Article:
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The northern terminus of the Samaria Gorge trail in Crete offers stunning views. Take sturdy shoes —the first leg of the trail zigzags as it drops more than 3,200 feet in the first mile or so.
The northern terminus of the Samaria Gorge trail in Crete offers stunning views. Take sturdy shoes —the first leg of the trail zigzags as it drops more than 3,200 feet in the first mile or so. (Kevin Dougherty / S&S)
The northern terminus of the Samaria Gorge trail in Crete offers stunning views. Take sturdy shoes —the first leg of the trail zigzags as it drops more than 3,200 feet in the first mile or so.
The northern terminus of the Samaria Gorge trail in Crete offers stunning views. Take sturdy shoes —the first leg of the trail zigzags as it drops more than 3,200 feet in the first mile or so. (Kevin Dougherty / S&S)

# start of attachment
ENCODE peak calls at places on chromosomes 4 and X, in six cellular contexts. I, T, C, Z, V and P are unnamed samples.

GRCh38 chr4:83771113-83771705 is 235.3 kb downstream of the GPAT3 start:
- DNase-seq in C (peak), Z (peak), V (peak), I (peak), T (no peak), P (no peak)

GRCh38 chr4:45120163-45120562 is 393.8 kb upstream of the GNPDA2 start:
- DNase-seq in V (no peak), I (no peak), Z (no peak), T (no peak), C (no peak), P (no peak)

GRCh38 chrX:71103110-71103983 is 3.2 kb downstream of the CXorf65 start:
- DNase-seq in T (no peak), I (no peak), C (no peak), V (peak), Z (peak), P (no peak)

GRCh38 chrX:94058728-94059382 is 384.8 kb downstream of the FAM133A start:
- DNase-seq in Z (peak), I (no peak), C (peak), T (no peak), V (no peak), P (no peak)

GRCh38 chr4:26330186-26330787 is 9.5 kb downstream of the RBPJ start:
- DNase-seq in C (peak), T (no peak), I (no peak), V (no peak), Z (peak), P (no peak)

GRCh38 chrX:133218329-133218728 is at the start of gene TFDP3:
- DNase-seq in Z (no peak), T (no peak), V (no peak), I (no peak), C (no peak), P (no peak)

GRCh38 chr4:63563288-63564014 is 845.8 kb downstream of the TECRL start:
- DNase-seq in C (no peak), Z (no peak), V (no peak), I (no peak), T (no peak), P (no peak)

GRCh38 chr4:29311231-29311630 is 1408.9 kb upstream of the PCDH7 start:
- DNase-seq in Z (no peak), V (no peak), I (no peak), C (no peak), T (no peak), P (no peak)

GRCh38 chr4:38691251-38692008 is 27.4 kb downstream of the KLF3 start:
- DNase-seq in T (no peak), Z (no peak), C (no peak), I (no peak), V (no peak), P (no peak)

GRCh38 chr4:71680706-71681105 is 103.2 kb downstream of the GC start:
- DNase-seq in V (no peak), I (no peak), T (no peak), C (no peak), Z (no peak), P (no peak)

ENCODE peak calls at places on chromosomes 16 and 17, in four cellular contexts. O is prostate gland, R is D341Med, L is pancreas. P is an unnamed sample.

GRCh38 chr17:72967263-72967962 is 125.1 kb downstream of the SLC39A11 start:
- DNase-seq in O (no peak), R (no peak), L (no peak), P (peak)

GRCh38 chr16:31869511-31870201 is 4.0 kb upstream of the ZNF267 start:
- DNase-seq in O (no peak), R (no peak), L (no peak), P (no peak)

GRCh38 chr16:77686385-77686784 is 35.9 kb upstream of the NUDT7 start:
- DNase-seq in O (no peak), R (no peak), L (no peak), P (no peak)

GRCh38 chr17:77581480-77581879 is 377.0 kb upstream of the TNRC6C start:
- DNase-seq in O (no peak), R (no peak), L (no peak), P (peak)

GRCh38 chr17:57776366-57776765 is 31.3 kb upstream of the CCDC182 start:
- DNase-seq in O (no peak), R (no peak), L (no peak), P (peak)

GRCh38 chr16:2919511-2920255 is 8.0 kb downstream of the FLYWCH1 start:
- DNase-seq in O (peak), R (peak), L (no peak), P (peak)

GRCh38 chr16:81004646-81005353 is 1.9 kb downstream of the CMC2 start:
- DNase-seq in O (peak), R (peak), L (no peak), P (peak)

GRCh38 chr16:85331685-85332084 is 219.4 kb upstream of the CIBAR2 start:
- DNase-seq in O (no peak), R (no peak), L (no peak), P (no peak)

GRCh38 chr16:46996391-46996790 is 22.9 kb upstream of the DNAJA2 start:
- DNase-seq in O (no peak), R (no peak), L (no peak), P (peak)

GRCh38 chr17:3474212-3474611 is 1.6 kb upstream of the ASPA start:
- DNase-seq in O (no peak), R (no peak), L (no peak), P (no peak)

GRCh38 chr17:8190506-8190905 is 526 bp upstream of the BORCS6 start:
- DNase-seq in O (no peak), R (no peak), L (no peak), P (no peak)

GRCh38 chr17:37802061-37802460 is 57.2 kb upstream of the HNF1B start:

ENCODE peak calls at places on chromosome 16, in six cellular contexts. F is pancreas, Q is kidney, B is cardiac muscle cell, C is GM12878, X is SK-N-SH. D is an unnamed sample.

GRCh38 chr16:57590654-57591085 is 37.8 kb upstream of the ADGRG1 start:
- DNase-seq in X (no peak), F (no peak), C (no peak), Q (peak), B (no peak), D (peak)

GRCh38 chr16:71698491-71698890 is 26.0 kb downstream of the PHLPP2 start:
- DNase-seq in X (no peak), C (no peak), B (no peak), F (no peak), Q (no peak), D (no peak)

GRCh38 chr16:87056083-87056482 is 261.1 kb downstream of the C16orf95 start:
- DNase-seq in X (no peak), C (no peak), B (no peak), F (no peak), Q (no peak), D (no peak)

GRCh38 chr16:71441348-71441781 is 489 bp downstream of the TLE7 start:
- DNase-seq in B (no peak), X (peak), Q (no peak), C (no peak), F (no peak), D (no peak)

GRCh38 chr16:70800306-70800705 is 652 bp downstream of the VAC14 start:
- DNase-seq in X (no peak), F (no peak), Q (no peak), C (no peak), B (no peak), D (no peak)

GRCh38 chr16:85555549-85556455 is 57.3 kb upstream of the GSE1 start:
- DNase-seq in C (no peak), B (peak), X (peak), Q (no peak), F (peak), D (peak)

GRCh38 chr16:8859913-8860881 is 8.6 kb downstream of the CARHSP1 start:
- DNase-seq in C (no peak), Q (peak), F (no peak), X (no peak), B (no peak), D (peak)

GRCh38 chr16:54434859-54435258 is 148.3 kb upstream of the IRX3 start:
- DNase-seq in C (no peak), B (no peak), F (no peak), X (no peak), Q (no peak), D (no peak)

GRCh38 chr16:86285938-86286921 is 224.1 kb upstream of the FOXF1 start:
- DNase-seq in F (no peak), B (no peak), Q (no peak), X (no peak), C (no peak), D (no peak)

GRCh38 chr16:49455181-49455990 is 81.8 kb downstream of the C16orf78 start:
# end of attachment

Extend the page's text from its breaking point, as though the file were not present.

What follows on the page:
A popular Samaria Gorge sight is a Kri-kri, a wild goat unique to the Greek island.
A popular Samaria Gorge sight is a Kri-kri, a wild goat unique to the Greek island. (Kevin Dougherty / S&S)
The beginning of the walk through the Samaria Gorge is the steepest. Walkers must get from an altitude of more than 4,100 feet down to the riverbed that runs through the gorge.
The beginning of the walk through the Samaria Gorge is the steepest. Walkers must get from an altitude of more than 4,100 feet down to the riverbed that runs through the gorge. (Kevin Dougherty / S&S)
The narrowest part of the Samaria Gorge is known as the Iron Gates, about seven miles from the trail head. At this point, the towering walls of the Samaria Gorge narrows to no more than 13 feet.
The narrowest part of the Samaria Gorge is known as the Iron Gates, about seven miles from the trail head. At this point, the towering walls of the Samaria Gorge narrows to no more than 13 feet. (Kevin Dougherty / S&S)

Unlike most destinations highlighted in this space, the Samaria Gorge on the Greek isle of Crete is not a place folks visit on the spur of the moment.